Tampa Bay Lightning at Toronto Maple Leafs: Game # 58
Broadcast/Streaming: TVAS, NHLN-US, TSN4, SUN
Opponent SBNation Site: Raw Charge
Here’s the truth: The Maple Leafs are one of the worst teams in the NHL for allowing shots against. You can look at Corsi, Fenwick or Shots on Goal if you really want to. You can rate it out per 60, use five-on-five, score adjust it or look at per game, and anyway you present that information, the Leafs allow more shots than almost any team in the NHL.
They keep company with Anaheim, New York (either flavour), Florida, Arizona and Colorado.
You can try Expected Goals Against (weighted shots) if you want to make a shot quality argument, and the answer comes up the same. The only teams that have a higher total xGA (Corsica flavour) are the New York teams.
You can’t hide from this. The Leafs are terrible at this aspect of defence. The Leafs must rely on their goaltending and must outscore their terrible defensive zone play to win games. They do this a lot.
They are managing this with a really high rate of shots for — measured however you like — that sits just outside the league’s top 10. If you apply the shot quality weighting of Expected Goals, the Leafs are second (to Edmonton, in case you needed reminding that offence isn’t everything).
The Lightining have a higher Corsi For rate than the Leafs by a small, not significant amount, but their Corsi Against rate is top ten in the league. In real terms the Lightning shoot the puck on average five times per game more than they face shots. For the Leafs, that number is less than one per game. (This is score and venue adjusted from Natural Stat Trick.)
And that is not a dramatic difference in shot share between the two teams. That is parity in the NHL, and that is why any team in the NHL, even the Coyotes, can beat any other team on any given night. The Leafs are good enough to beat most teams most nights.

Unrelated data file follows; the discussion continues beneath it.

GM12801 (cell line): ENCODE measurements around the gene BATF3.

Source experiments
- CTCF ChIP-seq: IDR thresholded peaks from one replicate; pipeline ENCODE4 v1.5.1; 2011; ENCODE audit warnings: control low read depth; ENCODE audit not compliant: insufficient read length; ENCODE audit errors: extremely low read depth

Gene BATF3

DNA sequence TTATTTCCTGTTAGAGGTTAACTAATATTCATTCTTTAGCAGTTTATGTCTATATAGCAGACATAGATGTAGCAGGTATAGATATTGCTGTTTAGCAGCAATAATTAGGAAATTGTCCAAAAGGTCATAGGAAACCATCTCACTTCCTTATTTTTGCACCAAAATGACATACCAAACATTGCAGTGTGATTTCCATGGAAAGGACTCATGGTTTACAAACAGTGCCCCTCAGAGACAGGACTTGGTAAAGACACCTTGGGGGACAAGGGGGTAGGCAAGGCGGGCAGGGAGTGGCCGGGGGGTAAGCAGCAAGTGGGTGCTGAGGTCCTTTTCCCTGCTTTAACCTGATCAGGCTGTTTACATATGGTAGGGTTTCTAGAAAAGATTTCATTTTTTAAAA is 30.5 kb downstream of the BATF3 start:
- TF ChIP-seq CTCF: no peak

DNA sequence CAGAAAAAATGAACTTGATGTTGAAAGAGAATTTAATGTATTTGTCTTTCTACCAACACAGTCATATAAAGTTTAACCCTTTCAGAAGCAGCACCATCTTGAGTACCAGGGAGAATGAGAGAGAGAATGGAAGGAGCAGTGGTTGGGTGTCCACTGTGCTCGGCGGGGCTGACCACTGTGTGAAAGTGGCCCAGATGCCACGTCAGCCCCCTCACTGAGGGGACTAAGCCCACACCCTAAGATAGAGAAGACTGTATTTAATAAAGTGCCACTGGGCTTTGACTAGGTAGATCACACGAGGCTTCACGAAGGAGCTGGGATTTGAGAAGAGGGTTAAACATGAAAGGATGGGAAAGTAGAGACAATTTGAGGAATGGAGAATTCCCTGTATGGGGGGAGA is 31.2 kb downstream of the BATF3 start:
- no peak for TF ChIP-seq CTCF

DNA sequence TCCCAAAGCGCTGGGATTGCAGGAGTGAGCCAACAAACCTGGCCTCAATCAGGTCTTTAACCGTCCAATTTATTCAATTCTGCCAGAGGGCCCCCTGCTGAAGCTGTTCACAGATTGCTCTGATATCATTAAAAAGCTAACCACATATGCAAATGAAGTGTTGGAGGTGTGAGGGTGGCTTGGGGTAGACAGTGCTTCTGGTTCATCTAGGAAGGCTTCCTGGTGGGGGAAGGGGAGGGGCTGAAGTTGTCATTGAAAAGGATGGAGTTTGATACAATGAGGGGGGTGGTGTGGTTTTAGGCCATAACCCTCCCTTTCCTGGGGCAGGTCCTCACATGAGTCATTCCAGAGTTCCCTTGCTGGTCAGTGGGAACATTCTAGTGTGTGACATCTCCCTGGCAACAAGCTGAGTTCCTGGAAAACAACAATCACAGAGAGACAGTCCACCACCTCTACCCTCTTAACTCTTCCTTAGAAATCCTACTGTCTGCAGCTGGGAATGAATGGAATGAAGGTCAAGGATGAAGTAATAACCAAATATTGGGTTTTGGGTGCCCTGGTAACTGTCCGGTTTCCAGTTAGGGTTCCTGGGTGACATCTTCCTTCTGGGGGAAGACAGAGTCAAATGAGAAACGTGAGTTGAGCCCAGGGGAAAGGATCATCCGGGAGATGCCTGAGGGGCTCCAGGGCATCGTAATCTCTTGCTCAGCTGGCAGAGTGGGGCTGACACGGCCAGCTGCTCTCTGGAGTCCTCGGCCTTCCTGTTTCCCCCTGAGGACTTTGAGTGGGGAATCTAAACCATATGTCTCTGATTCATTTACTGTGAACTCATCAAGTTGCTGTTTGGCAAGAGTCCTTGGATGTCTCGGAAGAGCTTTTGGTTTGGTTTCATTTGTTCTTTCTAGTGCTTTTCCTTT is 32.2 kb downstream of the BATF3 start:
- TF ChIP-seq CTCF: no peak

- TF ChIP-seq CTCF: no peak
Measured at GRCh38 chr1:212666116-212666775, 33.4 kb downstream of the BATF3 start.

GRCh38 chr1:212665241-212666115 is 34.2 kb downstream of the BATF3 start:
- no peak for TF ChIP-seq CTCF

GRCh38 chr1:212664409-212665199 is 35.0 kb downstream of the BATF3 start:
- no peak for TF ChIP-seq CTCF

The effect of the difference between the Lightning and the Leafs is that the Lightning have a really good goalie they don’t actually need. They outshoot their not all that bad defensive shortcomings to such a degree, they aren’t relying on Andrei Vasilevskiy. They can, though. If a game demands it, Vasilevskiy can be the difference maker, and he is a better goalie than Frederik Andersen, who is above average this season, but not dramatically so.
Tampa will rely on their very, very good top scoring lines to do most of their damage, and they’ve rejigged them to be less concentrated on one line. The Leafs can counter with their own newly arranged top nine.
The key to this game is to score early, score often. Just like every other game.
Toronto Maple Leafs
from the morning skate
Zach Hyman - Auston Matthews - William Nylander
Patrick Marleau - Nazem Kadri - Mitch Marner
James van Riemsdyk - Tyler Bozak - Connor Brown
Leo Komarov - Dominic Moore - Kasperi Kapanen
Morgan Rielly - Ron Hainsey
Jake Gardiner - Nikita Zaitsev
Travis Dermott - Roman Polak
Tampa Bay Lightning
from our spies in Lightning fandom
Yanni Gourde - Steven Stamkos - Tyler Johnson
Alex Killorn - Brayden Point - Nikita Kucherov
Adam Erne - Vladislav Namestnikov - Cory Conacher
Chris Kunitz - Matthew Peca/Cedric Paquette - Ryan Callahan
Victor Hedman — Anton Stralman
Mikhail Sergachev — Dan Girardi
Braydon Coburn — Andrej Sustr
Andrei Vasilevskiy - starter
The Maple Leafs are bringing their usual lineup to the game tonight, and there is no sign of Nikita Soshnikov. We don’t know what’s going on, but the Leafs have 24 men right now. The obvious answer here is that the lineup as it is with Kapanen and Dermott on it is what Mike Babcock wants, and one way or another, that’s what he’s going to have.
Roman Polak is drawing in over Connor Carrick, and it won’t be a surprise if that just keeps happening. Carrick has neither worn out his welcome or won the last defensive roster spot conclusively. He just has to keep trying. For tonight’s game, with Polak in, Dermott doesn’t have to play against the fairly scary Tampa power play.
When we know the Soshnikov situation, we’ll update it, but for now, we’ll just assume there’s a rule somewhere we’re unaware of that lets you do this:
Per his agent, Nikita Soshnikov is "going to take the day off today and take it from there.” #Leafs— Dhiren Mahiban (@dcmahiban) February 12, 2018